Sleans will be throwing turf onto the bank, buttermilk will be kept cool in bogholes in the traditional way, and eggs will be boiling above turf fires on Cloughbally Bog near Mullagh on Sunday July 26th, all for your entertainment and instruction. This is the message from the St Kilian Heritage Trust of Mullagh, a town on the Meath-Cavan border. The Saint, who founded his church in Wurzburg on the River Main in Germany, rightly has a heritage centre in his name in his home town. The press release says that whether you were one of those who had to bring lunch to your father as he worked at the cutting face of the bog or have never set foot on a bog, raised or otherwise, you should have a good day on Sunday fortnight, in the afternoon.
You will learn that considerable skill goes into the process of turf-cutting. You will see the various tools used. You will also be conducted by trained guides who will show you the varied plants and animal life that abound. Entertainment has been laid on for children, including pony-and-trap rides. Traditional music and dancing for the adults. The aim is to recreate the part the bog played in rural life and at the same time to heighten awareness of the importance of conserving as many as possible of our bogs for future generations.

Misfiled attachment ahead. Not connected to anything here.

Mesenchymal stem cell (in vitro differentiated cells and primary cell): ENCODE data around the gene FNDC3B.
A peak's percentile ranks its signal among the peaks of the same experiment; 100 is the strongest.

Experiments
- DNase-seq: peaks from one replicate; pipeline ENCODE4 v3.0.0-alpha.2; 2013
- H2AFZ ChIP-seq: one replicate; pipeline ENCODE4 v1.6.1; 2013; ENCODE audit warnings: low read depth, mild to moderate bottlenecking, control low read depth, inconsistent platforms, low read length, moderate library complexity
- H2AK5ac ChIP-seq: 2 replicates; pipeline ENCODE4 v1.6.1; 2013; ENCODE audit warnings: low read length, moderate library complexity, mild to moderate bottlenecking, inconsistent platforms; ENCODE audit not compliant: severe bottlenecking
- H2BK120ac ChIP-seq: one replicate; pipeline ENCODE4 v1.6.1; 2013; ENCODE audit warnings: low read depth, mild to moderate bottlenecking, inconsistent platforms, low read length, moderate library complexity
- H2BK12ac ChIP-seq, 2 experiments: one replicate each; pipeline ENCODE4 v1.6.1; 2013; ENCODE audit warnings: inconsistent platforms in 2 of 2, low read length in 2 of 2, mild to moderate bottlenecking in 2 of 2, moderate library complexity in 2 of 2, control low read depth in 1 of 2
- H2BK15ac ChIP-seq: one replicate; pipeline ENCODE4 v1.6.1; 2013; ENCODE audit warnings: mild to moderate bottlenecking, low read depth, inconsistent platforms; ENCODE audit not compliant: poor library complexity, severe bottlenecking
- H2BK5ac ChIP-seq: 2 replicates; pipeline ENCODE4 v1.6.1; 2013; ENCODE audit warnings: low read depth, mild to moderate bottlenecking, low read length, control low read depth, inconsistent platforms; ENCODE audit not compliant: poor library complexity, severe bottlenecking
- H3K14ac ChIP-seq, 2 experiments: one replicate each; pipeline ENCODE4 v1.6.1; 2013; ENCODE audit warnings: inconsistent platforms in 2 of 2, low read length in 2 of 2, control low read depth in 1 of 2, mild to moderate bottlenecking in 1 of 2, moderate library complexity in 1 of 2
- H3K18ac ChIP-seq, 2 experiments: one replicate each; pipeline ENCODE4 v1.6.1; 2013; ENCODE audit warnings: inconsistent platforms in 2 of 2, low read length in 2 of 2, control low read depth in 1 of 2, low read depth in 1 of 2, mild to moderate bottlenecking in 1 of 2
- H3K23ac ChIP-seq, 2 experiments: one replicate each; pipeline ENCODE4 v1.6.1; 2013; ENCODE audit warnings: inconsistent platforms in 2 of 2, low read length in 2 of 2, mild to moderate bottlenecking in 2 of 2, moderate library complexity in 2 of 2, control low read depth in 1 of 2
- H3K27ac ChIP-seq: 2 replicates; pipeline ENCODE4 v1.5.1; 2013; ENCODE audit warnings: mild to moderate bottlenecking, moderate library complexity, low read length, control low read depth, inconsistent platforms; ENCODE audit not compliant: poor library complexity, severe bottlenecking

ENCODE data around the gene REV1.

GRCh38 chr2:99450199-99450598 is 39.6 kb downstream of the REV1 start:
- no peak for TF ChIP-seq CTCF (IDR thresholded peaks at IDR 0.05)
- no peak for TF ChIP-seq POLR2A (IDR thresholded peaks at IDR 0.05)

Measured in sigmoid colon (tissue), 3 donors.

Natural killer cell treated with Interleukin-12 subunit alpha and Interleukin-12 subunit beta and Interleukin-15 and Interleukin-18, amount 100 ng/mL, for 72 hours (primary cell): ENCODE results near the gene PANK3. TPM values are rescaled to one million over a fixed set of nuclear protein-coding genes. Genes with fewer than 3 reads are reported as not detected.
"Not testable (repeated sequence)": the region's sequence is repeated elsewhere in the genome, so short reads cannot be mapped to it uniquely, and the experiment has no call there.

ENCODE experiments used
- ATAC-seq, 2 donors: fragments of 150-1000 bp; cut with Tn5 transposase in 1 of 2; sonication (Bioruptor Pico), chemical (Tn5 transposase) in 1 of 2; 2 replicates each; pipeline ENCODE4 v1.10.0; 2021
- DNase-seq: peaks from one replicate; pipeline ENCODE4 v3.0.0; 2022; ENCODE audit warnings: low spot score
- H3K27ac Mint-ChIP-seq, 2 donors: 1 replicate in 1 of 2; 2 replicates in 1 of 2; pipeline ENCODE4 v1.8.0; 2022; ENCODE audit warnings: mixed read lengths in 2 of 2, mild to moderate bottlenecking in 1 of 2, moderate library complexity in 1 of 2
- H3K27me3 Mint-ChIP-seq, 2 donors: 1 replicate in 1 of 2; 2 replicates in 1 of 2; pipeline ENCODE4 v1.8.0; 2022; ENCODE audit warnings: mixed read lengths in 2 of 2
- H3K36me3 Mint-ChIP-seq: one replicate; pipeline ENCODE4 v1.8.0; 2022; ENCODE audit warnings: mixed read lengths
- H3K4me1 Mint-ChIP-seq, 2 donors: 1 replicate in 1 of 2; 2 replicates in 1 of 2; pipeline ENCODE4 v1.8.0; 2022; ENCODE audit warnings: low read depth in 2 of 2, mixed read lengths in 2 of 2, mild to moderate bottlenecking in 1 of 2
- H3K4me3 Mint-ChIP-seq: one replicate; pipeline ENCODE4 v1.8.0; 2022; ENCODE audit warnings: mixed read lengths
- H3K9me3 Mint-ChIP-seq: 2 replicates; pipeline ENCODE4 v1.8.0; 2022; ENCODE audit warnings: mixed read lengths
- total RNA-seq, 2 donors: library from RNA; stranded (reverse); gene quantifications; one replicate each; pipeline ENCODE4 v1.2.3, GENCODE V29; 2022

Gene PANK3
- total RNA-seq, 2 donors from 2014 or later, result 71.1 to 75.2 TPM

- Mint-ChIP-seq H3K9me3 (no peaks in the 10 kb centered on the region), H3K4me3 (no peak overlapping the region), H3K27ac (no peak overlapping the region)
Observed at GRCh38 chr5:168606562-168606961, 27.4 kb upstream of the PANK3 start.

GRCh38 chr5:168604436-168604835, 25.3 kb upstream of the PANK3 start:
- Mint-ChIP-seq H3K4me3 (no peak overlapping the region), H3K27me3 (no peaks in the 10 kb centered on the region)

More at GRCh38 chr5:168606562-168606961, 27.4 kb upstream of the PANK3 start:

Mullagh Bog is known locally as Cloughbally Bog or The Big Bog, but on official maps it is Killyconny Bog. Some bog. It was formed on what was originally a lake; it is in good condition and still relatively intact. A notice of intent to serve a conservation order has been issued recently, and so all activities will take place on a small part of the bog and in front of the bog face. There will be no damage to the heart of the bog itself.
There is a fine series of illustrations showing how raised bogs are formed, in Reading the Irish Landscape by Frank Mitchell and Michael Ryan, (Town House, Dublin, 1997). How we miss Frank.